In the midst of all this good news, public perception is a mixed bag. Thanks to unrelenting media coverage there has been tremendous growth in public awareness of consumer drones. Being the Christmas gift of the year didn’t hurt either.
But what I did not expect, and what I think we all need to be concerned about, are the negative perceptions about drones, drone manufacturers, drone pilots and the governments ability to regulate drones. In part it’s because people do stupid things like fly over people’s houses, into flight paths and interfere with air crews fighting wildfires. And seem to “get away” with it.
But I think the bigger issue and the one that is more difficult to overcome, is that drones are becoming a highly visible symbol of a growing angst about privacy. One result is the so called ‘patchwork quilt’ of state and local legislation. It’s easy to understand why local governments are both frustrated and under tremendous political pressure to “solve” these problems. Without derailing us too much, do you think Part 107 will inherently change what it means to fly a drone for commercial purposes, or is it simply a stepping stone to something more useful in terms of regulation?
Clearly it’s a stepping stone. We now have a straightforward rule that defines a basic level of commercial operations. As neither passengers nor freight are involved, the effort required to get a license is comparatively trivial. Considering how much concern there is about safety, it’s actually kind of surprising. Now we have to wait and see if there is compliance and of course if there is enforcement.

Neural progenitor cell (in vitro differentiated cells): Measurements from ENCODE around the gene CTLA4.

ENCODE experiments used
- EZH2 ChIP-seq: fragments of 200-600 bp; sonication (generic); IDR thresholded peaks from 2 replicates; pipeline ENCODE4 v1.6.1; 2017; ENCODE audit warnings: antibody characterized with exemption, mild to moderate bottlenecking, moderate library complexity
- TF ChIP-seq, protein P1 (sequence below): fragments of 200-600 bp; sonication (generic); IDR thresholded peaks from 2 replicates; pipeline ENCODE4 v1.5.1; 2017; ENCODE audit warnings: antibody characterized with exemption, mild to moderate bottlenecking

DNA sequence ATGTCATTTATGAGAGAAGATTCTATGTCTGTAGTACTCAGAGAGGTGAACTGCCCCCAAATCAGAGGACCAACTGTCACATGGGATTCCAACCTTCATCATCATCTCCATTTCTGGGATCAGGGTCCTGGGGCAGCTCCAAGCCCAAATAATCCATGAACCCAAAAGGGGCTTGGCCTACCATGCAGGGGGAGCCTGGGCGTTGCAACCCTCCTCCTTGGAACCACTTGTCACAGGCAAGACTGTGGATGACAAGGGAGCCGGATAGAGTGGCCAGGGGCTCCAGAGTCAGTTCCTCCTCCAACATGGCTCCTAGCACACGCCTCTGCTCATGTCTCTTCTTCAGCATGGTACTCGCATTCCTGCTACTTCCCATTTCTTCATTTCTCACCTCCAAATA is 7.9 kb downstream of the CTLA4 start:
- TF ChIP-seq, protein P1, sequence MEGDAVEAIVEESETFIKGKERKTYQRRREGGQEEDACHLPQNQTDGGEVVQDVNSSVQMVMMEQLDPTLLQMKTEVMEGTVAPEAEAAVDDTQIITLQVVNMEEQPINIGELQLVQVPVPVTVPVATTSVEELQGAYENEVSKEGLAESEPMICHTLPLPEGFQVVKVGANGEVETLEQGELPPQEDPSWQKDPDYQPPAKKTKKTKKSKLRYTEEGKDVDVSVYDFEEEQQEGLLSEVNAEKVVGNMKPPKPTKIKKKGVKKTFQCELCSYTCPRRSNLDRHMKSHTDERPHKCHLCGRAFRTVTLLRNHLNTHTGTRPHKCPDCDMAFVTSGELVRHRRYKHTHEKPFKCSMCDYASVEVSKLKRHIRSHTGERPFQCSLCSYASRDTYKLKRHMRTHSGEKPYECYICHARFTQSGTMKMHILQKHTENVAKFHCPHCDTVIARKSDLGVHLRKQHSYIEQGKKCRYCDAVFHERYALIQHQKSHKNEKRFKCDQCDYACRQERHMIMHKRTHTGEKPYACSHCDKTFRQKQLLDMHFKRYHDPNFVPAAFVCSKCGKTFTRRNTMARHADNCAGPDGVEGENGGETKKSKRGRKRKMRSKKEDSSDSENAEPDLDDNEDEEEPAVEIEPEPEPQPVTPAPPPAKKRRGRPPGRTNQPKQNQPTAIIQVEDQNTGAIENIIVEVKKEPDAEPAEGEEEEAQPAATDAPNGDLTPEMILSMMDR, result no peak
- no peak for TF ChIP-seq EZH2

Part 107 also provides a way for the FAA to address more specialized needs through the waiver process. It will be interesting to see how they handle this, for competitive reasons I expect that most people will apply for every possible waiver.
Finally, investors and businesses have been sitting on the sidelines waiting to see what the FAA would do. Now they know. While Part 107 did not go as far as some hoped, I haven’t heard anyone make a case that it is a deterrent to growth or that it will slow investment. That leads us to what I really wanted to ask you about, which is around how individuals and organizations are implementing drones, especially as it relates to Part 107. If the legal hurdles associated with operating a drone for commercial purposes are no longer the biggest barrier to entry, will the logistics of enabling a drone solution that can be expanded into an organizational ecosystem become the primary challenge for operators and organizations?
Ecosystems evolve around a common interest – it could be an industry, hardware or a software standard. What makes them important is their diversity – academia, industry and professional associations, developers, ISVs and VARs, manufacturers, marketing channels, industry analysts, business service providers and in our case government. From that perspective the UAV ecosystem is already quite robust with a great mix of the public and private sector. But it is early days and the industry has yet to come together around any standards. So right now ecosystems are evolving around use cases. What kinds of things does a business need to think about when they consider using drones?